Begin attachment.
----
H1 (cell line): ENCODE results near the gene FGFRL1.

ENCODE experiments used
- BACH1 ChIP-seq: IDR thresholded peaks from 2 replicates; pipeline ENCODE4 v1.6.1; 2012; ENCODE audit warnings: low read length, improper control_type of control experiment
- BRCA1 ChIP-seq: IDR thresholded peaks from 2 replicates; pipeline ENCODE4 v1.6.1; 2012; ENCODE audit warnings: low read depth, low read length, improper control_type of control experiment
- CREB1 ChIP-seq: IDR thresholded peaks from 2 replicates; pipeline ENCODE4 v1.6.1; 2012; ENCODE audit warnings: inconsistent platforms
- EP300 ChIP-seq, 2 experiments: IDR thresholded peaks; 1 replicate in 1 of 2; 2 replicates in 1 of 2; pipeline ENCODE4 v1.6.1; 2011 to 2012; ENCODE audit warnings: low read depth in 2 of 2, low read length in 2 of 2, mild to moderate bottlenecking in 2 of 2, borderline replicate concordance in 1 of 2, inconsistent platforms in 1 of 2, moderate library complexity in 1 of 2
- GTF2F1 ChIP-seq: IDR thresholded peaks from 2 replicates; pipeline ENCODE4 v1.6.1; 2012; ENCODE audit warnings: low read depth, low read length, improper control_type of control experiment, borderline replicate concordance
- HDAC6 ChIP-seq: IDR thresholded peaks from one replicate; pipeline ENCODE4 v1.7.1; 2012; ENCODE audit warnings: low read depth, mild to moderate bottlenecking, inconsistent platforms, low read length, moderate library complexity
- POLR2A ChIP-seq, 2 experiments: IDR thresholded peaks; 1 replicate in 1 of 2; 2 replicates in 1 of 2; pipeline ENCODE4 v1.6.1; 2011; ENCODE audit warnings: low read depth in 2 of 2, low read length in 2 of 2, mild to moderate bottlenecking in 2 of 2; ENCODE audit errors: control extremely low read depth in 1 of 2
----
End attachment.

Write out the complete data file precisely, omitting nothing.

H1 (cell line): ENCODE results near the gene FGFRL1.

ENCODE experiments used
- BACH1 ChIP-seq: IDR thresholded peaks from 2 replicates; pipeline ENCODE4 v1.6.1; 2012; ENCODE audit warnings: low read length, improper control_type of control experiment
- BRCA1 ChIP-seq: IDR thresholded peaks from 2 replicates; pipeline ENCODE4 v1.6.1; 2012; ENCODE audit warnings: low read depth, low read length, improper control_type of control experiment
- CREB1 ChIP-seq: IDR thresholded peaks from 2 replicates; pipeline ENCODE4 v1.6.1; 2012; ENCODE audit warnings: inconsistent platforms
- EP300 ChIP-seq, 2 experiments: IDR thresholded peaks; 1 replicate in 1 of 2; 2 replicates in 1 of 2; pipeline ENCODE4 v1.6.1; 2011 to 2012; ENCODE audit warnings: low read depth in 2 of 2, low read length in 2 of 2, mild to moderate bottlenecking in 2 of 2, borderline replicate concordance in 1 of 2, inconsistent platforms in 1 of 2, moderate library complexity in 1 of 2
- GTF2F1 ChIP-seq: IDR thresholded peaks from 2 replicates; pipeline ENCODE4 v1.6.1; 2012; ENCODE audit warnings: low read depth, low read length, improper control_type of control experiment, borderline replicate concordance
- HDAC6 ChIP-seq: IDR thresholded peaks from one replicate; pipeline ENCODE4 v1.7.1; 2012; ENCODE audit warnings: low read depth, mild to moderate bottlenecking, inconsistent platforms, low read length, moderate library complexity
- POLR2A ChIP-seq, 2 experiments: IDR thresholded peaks; 1 replicate in 1 of 2; 2 replicates in 1 of 2; pipeline ENCODE4 v1.6.1; 2011; ENCODE audit warnings: low read depth in 2 of 2, low read length in 2 of 2, mild to moderate bottlenecking in 2 of 2; ENCODE audit errors: control extremely low read depth in 1 of 2